Grey heron
The Grey heron is generally a solitary bird, except when breeding. They are monogamous and may breed colonially, often sharing the colony with other species of waders. The nest is a platform of sticks, with the actual nesting area lined with smaller sticks and grass. The female lays a clutch of  one to four blue  or greenish-blue eggs that hatch after an incubation period of approximately 28 days.
Grey heron
The scientific binomial for the Grey heron is Ardea cinerea; Ardea from the Latin for a heron, and cinerea from the Latin for grey. Thus the name describes a grey heron. Can’t say clearer than that.
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Bird of the week – Week 13 : Great egret

The Great egret is the largest of the white egrets. At almost a metre in length and with a wingspan of up to 1.3 metres, it is almost as large as the more familiar Grey heron. Apart from its size, the Great Egret can be distinguished from other white egrets by the combination of its yellow bill and black legs and feet. When in its breeding plumage, ornamental plumes are present on its shoulders. Males and females are identical in plumage and size. Although regarded as “uncommon”, the Great egret has a very wide distribution and is to be found in many parts of the world.
It flies with relatively slow wing-beats and with its neck retracted, in the manner of all herons and egrets.
The snow-white feathers of the Great egret are beautiful, and this led the bird close to extinction in the second half of the nineteenth century and the early part of the twentieth century. Fashion during those decades demanded that ladies’ hats be festooned with feathers, and it was the feathers of the Great egret that were amongst the most coveted. It is said that upwards of 300 Great egrets were slaughtered to produce just one kilogram of feathers, and that these feathers could be sold for twice the value of the same weight of gold.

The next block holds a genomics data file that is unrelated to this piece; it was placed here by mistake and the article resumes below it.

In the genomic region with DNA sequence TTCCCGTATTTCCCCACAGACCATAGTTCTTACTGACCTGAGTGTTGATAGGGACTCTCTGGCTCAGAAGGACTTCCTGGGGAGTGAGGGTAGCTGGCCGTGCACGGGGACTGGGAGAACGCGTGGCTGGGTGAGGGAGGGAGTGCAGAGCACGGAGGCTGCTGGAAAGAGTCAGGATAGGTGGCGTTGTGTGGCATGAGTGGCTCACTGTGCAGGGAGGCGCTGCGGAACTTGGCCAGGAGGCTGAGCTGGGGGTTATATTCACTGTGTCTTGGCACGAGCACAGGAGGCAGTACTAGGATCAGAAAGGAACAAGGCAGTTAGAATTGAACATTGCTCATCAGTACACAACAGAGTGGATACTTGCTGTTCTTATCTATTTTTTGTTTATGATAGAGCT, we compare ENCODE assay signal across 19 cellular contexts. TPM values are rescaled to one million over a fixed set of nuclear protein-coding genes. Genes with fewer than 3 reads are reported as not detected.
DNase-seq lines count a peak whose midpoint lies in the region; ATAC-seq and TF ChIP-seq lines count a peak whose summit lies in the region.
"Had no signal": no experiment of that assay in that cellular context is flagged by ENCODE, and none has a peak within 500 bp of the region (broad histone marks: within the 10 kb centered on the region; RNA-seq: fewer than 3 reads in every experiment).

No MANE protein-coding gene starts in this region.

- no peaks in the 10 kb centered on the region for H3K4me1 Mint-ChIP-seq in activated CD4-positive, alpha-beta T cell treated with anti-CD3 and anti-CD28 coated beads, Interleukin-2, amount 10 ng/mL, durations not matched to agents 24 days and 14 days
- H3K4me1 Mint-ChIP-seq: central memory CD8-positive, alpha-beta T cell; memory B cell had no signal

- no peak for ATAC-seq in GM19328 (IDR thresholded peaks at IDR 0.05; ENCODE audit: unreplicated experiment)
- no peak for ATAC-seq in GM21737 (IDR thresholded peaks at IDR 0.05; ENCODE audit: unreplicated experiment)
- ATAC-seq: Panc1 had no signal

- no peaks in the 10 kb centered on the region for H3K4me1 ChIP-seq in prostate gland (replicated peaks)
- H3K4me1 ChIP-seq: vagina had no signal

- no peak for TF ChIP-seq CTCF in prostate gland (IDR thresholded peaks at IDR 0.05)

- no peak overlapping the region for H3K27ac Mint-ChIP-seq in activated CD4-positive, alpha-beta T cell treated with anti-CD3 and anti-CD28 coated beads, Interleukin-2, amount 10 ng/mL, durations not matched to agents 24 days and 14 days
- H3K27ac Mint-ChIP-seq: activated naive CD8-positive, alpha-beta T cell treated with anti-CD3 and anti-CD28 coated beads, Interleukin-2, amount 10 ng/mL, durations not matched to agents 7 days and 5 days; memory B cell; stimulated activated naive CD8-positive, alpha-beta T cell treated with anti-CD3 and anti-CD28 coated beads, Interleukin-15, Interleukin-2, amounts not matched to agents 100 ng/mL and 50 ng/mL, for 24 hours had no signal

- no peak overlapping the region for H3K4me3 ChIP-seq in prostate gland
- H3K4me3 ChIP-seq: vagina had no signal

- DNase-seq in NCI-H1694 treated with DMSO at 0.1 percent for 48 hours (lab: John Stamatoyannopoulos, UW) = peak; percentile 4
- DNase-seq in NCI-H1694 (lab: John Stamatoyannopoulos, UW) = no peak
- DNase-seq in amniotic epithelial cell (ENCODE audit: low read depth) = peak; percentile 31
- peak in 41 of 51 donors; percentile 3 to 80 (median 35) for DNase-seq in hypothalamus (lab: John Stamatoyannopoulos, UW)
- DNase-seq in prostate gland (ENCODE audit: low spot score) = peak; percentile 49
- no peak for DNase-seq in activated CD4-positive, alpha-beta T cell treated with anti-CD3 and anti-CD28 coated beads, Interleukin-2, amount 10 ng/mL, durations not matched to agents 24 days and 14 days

It is from these valuable feathers, and especially the plumes of the breeding birds, called “aigrette” in French, that the egret derives its name. The egrets and the herons belong to the same family, with the white birds generally being referred to as egrets and the coloured birds as herons.
The Great egrets inhabit all types of wetlands, both inland and along the coast, generally feeding in shallow water, mainly on fish and frogs, which they spear with their long, sharp bills. Commonly they will stand motionless, waiting for likely prey to come within striking distance, when they will stab forward and impale the victim on their bill.  When in drier areas they feed on small mammals, grasshoppers and other insects.
The call of the Great egret is a raucous “croak-croak” which is often uttered while in flight.
The birds are usually shy and solitary, although the same couples are thought to re-unite to mate during the breeding season. The nests are platforms of sticks and twigs, with a lining of finer material, often near water and may be located in heronries with other varieties of herons. The female usually lays two to three eggs that hatch after an incubation period of about 26 days.
The scientific name of the Great egret, has changed several times (as has its common name!) and is presently Egretta alba; egretta from the French “aigrette” meaning a tuft or crest, which was later adopted as the name for an egret or a little heron; and “alba” being the Latin for white. Thus a white egret or heron. All quite sensible, really.